One of the downfalls of whitetail hunting for me last year was not enough time shooting my bow and getting a consistent and solid shot sequence down. After going back to the drawing board and re-evaluating my form I realized my draw length was off by half an inch and I really didn’t have any consistent anchor points. Any archer conscious or unconsciously goes through the sequence of loading, gripping, drawing, anchoring, aiming then shooting their bow. What I didn’t realize previously was that I wasn’t analyzing these individual pieces and consciously making changes prior to releasing my arrow. Changing my grip gave me a much solider shot and seemed to give me a longer period of time which I could have my bow drawn and be aiming.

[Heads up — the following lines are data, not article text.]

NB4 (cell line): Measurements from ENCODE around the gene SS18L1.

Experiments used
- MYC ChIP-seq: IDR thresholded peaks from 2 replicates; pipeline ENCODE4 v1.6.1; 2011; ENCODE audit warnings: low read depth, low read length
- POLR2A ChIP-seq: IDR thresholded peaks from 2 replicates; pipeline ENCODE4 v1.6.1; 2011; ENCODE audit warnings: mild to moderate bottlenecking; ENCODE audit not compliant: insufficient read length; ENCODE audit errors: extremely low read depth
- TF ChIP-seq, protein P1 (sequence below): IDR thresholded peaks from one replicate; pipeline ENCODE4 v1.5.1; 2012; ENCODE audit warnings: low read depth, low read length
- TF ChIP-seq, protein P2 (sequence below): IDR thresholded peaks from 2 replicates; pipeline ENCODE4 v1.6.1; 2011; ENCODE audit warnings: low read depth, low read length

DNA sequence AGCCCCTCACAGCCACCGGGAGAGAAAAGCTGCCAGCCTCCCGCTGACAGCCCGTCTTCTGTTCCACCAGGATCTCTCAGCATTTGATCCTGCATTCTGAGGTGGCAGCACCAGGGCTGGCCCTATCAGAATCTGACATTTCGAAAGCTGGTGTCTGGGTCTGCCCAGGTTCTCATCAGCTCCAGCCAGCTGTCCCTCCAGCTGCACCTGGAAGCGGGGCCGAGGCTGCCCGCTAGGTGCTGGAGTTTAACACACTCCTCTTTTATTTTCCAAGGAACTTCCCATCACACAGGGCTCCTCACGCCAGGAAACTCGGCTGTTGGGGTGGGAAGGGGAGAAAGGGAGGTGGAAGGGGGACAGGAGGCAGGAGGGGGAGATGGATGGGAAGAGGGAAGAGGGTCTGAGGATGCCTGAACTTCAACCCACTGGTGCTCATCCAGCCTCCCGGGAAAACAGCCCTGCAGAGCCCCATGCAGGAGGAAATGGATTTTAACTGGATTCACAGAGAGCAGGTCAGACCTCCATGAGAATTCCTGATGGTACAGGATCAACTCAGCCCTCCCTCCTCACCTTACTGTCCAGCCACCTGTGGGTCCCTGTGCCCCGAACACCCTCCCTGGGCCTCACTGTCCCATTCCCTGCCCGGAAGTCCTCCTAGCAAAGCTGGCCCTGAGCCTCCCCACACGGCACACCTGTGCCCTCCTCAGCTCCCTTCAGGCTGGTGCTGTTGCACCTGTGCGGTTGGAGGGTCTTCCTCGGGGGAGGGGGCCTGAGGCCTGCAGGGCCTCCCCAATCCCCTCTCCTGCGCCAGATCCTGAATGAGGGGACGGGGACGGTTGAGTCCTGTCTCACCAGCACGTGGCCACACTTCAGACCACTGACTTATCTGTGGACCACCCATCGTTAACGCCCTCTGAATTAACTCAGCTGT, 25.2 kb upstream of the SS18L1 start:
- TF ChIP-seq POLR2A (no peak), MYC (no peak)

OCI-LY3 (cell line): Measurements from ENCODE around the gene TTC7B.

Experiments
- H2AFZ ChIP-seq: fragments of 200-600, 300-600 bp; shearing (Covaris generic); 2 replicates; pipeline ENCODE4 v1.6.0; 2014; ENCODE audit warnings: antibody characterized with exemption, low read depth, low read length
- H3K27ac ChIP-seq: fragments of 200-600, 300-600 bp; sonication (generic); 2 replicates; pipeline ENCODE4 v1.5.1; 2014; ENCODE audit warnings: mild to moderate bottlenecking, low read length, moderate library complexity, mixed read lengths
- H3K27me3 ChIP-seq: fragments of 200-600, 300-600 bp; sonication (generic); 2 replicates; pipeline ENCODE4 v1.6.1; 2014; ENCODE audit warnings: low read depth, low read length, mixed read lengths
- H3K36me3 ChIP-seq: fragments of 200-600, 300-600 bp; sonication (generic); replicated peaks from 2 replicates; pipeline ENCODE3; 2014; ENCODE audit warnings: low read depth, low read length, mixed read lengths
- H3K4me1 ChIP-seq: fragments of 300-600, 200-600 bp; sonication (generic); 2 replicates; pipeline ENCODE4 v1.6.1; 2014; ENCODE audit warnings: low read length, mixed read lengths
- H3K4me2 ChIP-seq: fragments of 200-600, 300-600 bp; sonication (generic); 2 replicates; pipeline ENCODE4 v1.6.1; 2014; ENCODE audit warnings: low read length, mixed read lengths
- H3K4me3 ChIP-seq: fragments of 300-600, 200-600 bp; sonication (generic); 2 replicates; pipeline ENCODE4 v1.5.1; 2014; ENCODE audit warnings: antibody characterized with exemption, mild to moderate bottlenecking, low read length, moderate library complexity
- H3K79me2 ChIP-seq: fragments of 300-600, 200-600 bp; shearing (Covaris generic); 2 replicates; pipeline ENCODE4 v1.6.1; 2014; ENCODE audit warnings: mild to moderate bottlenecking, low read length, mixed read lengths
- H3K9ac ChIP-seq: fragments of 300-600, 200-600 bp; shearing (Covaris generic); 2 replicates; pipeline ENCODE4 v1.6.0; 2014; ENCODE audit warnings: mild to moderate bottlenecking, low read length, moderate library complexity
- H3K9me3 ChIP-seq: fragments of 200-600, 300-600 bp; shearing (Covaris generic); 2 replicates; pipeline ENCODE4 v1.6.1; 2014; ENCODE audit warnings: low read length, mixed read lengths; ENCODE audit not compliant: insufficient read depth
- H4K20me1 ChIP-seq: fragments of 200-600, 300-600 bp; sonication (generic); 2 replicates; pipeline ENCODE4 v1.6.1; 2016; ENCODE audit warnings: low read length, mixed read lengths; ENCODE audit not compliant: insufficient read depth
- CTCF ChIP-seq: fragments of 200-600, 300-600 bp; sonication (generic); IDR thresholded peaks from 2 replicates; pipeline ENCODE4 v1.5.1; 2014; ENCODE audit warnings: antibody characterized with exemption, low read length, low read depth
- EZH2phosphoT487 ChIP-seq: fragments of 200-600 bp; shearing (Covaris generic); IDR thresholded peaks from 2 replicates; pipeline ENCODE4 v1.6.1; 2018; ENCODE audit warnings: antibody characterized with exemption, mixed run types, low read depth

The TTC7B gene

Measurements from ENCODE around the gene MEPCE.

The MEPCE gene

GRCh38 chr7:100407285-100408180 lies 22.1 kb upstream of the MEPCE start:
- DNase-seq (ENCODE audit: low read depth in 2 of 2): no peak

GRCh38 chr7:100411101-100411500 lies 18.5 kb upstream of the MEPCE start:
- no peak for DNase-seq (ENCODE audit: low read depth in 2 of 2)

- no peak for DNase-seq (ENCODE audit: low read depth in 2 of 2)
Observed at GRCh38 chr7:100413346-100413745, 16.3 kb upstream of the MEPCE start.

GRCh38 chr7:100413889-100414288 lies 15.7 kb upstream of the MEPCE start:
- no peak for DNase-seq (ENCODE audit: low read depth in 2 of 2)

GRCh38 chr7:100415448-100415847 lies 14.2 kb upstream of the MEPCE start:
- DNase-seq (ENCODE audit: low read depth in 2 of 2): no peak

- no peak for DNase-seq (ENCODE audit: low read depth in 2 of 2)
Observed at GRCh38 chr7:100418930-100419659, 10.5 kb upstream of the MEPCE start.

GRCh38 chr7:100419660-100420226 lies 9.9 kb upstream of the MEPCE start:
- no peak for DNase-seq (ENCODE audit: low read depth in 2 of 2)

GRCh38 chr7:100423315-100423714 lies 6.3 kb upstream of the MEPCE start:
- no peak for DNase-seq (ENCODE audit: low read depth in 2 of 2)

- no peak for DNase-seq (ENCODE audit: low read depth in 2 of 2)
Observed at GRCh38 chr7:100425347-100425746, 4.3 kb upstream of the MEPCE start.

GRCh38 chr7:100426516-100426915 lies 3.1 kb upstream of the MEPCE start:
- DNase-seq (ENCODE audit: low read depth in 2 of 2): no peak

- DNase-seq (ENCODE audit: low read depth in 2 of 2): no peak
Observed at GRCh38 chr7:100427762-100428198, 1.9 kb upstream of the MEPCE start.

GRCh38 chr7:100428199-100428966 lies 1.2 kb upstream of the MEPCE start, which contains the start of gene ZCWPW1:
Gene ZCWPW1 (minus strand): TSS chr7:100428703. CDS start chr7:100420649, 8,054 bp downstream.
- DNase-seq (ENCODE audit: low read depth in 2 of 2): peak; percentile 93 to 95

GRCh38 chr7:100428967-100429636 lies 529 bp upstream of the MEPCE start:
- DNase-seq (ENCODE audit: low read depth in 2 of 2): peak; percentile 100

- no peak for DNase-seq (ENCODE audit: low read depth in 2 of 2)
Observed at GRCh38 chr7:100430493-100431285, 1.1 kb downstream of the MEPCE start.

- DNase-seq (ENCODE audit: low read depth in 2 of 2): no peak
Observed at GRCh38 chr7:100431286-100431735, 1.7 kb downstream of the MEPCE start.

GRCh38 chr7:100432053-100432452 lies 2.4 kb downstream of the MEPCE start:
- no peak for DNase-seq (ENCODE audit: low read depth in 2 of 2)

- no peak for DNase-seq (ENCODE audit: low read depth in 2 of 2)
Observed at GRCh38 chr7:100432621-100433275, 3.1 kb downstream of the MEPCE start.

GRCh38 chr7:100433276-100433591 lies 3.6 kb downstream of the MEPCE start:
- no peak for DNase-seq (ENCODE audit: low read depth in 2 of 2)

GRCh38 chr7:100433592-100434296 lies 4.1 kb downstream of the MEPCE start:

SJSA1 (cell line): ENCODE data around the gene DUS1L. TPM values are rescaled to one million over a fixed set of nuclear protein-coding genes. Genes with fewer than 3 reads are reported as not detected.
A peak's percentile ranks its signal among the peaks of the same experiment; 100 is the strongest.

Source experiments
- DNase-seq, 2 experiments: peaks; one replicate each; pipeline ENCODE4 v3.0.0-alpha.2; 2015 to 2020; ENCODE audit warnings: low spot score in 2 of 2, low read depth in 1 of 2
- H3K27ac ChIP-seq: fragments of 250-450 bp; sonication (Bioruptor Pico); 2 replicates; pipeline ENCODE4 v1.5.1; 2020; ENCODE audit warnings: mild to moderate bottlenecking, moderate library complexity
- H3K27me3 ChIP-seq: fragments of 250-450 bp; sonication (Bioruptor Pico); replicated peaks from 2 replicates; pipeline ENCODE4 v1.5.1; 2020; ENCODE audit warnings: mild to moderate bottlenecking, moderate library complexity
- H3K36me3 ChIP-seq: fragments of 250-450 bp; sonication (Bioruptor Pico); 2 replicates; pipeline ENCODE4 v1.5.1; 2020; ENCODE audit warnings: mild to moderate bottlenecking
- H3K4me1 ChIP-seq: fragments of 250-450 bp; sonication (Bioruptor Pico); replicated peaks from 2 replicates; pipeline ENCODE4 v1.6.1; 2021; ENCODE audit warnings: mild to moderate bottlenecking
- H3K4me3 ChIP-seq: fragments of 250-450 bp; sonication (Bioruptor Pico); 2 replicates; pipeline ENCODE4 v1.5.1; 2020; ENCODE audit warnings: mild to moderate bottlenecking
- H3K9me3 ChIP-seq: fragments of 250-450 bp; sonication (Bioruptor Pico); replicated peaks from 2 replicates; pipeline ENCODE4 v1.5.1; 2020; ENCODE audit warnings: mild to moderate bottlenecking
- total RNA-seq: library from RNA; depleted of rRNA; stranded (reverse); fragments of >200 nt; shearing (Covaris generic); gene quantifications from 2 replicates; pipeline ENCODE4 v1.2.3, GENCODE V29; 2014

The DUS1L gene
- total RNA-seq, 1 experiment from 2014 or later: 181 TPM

Anchoring consistently and properly changed my shots immensely. I realized to be consistent I need more than just one anchor point. The book Idiot Proof Archery states, “After full draw is reached, the rear anchor is on the face, but there is a second anchor or front anchor, which is the pin or dot placement on the target”. For me I am aware of my anchors when I draw back as, the string center on the tip of my nose, release back to the corner of my mouth and peep sight centered on whatever pin I’m aiming at. Also keeping both eyes open! A change for a rifle hunter but I see so many people shooting their bows with one eye closed.
Now that I feel like my shot sequence has more correct form I’m now working on squeezing that release versus punching it. A few tricks I’ve been told is to squeeze the shoulder blades back and together as well as wrapping your finger back and around the release slowly once you are ready to let your shot go. It’s a great time to regroup on technical skills in the off-season. All of these tips have greatly improved my shot and my groups are becoming very consistent.